The cars combination of a long body, stubby face and wide hips gave it a pig-like look, which inspired Porsche designer Anatole Lapine to give the car a pink paint with butcher cut lines covering the exterior.
Dubbed the Pink Pig, 917/20 was a crowd favorite at the 1971 Le Mans race.
In Porsche’s relentless quest for ever more slippery aerodynamics, They hired aero specialist Robert Choulet to create the new body shape.
Porsche’s target was to extract drag numbers similar to the 917L, and the downforce numbers of the 917K, without resorting to the long and weighty tail that had been introduced in search of ultimate speed on the Mulsanne Straight.
The result was the Pig, though the ‘pink’ part came later. Choulet eventually presented Porsche with what was generally agreed to be an ugly racing car. The 917/20 had an unusually wide body, with strange lateral overhangs which were designed to lessen the effects of air flowing over the wheel arches. The short, stubby car was revealed to the world at the traditional Le Mans test in April, sponsored by Martini & Rossi and driven by Willi Kauhsen and Gijs van Lennep.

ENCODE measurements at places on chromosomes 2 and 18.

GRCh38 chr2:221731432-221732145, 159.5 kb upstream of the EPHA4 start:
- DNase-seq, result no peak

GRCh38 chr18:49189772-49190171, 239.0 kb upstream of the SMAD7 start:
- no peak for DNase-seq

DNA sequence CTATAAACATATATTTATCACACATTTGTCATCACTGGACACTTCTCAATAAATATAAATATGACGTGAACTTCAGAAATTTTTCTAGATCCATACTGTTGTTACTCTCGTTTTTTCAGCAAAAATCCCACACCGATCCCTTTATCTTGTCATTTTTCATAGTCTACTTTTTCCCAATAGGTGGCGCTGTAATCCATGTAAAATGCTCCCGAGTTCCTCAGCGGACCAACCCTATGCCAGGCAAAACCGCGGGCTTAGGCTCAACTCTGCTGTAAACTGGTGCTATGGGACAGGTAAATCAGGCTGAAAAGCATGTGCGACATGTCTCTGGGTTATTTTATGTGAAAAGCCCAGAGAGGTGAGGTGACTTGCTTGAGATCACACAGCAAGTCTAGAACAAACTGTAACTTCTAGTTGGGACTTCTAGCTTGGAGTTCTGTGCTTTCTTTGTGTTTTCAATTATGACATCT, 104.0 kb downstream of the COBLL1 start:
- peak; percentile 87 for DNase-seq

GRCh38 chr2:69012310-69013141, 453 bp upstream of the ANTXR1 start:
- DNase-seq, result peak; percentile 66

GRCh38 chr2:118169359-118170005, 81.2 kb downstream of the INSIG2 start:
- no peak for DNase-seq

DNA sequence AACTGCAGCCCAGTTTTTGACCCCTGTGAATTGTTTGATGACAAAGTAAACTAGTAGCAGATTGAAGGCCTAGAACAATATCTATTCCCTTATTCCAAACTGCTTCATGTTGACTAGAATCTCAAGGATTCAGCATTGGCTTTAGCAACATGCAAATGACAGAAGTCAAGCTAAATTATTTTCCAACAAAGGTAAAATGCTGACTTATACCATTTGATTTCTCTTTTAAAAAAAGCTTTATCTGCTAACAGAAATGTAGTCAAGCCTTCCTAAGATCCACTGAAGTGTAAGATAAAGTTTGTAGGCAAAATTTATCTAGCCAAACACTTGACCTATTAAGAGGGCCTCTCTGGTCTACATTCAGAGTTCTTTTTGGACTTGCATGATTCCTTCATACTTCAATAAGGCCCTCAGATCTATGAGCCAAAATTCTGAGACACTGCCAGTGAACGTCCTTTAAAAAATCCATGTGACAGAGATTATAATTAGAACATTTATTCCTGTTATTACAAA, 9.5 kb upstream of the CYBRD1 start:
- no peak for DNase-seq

But Count Rossi, dismayed by its ugliness, refused to let the car run in his famous colours. So, in a rare moment of not-very-German humour, it was decided to paint it pink and mark out the bodywork in cuts of meat as a butcher might have done with a real pig
L 116 cm - 45.6 inch
H 63 cm - 24.8 inch
W 29 cm - 11.4 inch
58x 84 cm
22.8 x 33 inch
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